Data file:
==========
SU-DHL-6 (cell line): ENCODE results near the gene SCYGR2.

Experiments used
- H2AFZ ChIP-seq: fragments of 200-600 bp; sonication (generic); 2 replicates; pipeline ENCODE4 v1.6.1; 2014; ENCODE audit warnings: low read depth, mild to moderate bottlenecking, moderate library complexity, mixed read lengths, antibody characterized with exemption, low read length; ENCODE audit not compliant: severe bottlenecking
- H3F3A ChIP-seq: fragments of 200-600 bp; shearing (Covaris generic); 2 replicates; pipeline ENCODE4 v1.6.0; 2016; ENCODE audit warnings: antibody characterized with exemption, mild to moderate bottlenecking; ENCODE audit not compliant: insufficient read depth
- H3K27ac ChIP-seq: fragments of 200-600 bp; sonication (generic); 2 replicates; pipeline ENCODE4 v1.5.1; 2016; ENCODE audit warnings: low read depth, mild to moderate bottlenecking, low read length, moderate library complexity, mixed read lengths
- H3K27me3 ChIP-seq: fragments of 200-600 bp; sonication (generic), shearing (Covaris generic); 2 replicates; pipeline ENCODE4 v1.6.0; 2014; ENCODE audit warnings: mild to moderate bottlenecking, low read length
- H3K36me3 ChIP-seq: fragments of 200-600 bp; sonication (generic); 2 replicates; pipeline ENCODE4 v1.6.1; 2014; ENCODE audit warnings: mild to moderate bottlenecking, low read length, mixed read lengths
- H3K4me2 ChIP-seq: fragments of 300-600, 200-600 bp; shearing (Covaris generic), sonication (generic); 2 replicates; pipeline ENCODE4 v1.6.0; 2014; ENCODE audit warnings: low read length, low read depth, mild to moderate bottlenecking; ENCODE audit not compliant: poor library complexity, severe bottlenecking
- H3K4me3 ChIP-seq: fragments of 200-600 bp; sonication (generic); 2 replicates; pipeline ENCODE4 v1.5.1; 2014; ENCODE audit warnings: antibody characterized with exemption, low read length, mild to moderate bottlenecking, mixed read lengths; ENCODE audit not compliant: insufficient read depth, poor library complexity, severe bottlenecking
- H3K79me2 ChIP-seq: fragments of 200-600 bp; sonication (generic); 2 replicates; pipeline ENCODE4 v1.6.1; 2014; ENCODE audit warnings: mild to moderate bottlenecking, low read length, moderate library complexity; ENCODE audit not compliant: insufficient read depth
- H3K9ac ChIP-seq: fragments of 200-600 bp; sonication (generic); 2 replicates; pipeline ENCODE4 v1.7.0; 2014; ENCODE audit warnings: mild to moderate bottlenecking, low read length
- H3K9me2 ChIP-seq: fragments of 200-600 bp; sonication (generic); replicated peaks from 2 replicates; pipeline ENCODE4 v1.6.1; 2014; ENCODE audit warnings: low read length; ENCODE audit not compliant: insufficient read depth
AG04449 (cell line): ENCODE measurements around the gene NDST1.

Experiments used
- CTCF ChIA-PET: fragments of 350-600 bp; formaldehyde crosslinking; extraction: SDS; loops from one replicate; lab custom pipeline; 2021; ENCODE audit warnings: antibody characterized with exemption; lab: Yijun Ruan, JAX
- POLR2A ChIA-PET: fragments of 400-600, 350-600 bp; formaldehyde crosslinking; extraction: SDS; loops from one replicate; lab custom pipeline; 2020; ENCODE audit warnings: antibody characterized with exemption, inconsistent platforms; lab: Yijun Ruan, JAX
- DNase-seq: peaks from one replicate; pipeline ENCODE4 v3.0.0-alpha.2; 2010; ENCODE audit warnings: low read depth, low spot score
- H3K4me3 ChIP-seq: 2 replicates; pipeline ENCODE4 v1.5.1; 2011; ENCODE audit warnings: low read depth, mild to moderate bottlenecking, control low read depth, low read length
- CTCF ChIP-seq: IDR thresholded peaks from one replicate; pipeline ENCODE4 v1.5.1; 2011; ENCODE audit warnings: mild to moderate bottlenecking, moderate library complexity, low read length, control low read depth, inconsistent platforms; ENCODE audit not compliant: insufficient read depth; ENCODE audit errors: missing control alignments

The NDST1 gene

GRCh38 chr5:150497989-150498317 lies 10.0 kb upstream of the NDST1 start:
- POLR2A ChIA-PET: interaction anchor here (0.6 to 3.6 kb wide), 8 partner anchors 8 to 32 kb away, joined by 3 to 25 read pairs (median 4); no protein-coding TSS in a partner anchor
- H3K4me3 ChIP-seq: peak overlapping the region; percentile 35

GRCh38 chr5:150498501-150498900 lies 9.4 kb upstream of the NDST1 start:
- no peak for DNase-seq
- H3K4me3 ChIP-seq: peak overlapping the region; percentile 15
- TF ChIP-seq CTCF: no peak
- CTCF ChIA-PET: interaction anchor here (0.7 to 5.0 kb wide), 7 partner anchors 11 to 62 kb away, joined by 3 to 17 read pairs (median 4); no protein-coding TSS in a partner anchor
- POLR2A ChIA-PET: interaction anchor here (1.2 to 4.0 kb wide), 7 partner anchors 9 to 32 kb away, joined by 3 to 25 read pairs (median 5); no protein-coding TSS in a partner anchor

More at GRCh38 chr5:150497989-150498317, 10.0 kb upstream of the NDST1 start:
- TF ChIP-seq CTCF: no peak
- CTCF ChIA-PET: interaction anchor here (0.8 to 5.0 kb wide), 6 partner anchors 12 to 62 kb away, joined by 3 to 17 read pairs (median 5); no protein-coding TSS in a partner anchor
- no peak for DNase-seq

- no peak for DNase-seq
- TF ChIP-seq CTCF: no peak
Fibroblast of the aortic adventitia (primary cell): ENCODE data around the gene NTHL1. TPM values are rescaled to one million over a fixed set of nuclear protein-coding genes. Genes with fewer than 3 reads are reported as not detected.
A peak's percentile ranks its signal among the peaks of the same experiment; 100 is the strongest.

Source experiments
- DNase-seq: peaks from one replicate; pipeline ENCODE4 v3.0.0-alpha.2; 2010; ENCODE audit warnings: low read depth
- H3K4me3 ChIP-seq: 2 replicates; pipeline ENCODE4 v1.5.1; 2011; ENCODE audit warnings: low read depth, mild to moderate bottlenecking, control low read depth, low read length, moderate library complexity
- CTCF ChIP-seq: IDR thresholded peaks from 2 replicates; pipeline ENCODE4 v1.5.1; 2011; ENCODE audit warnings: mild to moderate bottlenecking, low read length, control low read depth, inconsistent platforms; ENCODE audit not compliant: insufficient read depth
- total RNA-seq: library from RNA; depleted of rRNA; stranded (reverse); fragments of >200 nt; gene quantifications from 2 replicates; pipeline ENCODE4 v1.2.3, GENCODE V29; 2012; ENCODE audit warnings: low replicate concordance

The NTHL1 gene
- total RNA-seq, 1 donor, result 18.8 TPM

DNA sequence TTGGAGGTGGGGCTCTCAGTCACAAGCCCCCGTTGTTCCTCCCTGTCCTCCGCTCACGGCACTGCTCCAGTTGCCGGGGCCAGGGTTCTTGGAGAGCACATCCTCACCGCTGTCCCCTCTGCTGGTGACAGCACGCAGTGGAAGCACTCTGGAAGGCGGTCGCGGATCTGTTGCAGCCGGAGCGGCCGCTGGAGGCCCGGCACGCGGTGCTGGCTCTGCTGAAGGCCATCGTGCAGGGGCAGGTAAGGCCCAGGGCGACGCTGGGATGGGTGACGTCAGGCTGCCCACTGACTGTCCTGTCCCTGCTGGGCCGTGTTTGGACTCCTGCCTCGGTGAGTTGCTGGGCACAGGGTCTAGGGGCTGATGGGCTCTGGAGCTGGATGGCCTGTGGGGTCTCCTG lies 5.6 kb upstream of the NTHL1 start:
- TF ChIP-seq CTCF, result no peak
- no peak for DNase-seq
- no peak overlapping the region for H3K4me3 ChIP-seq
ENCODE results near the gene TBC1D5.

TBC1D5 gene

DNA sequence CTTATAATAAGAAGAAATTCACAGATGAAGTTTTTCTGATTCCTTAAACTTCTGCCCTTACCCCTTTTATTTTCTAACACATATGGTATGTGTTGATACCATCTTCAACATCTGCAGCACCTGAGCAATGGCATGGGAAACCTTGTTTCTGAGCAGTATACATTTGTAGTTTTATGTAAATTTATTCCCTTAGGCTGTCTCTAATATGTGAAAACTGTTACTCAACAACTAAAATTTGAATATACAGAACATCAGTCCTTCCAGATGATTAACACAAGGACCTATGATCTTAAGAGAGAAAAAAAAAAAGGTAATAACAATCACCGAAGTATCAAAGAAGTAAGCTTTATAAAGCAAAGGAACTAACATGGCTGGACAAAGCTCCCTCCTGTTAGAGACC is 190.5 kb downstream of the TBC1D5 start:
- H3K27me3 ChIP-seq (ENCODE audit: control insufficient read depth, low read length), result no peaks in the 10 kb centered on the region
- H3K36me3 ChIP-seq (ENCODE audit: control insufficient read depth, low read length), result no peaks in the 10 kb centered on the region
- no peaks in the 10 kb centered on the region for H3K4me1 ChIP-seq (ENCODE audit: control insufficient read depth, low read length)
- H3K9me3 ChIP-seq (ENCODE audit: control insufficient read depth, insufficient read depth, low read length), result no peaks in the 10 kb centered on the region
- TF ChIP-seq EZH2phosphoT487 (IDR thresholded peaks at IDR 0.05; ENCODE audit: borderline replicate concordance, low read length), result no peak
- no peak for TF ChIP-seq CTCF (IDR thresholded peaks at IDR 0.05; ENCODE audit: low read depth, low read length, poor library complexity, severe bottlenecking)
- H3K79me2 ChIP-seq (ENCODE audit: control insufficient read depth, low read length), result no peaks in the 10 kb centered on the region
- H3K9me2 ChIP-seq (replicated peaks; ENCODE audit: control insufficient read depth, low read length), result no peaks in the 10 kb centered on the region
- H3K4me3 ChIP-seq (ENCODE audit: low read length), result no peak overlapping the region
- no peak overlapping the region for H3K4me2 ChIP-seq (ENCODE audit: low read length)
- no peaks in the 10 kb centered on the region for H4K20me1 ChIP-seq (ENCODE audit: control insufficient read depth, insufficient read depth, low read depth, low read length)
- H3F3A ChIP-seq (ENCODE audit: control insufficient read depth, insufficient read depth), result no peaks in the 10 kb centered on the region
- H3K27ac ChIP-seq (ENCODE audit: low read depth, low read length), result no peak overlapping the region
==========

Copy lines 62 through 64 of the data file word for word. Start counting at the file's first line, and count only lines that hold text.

- no peaks in the 10 kb centered on the region for H4K20me1 ChIP-seq (ENCODE audit: control insufficient read depth, insufficient read depth, low read depth, low read length)
- H3F3A ChIP-seq (ENCODE audit: control insufficient read depth, insufficient read depth), result no peaks in the 10 kb centered on the region
- H3K27ac ChIP-seq (ENCODE audit: low read depth, low read length), result no peak overlapping the region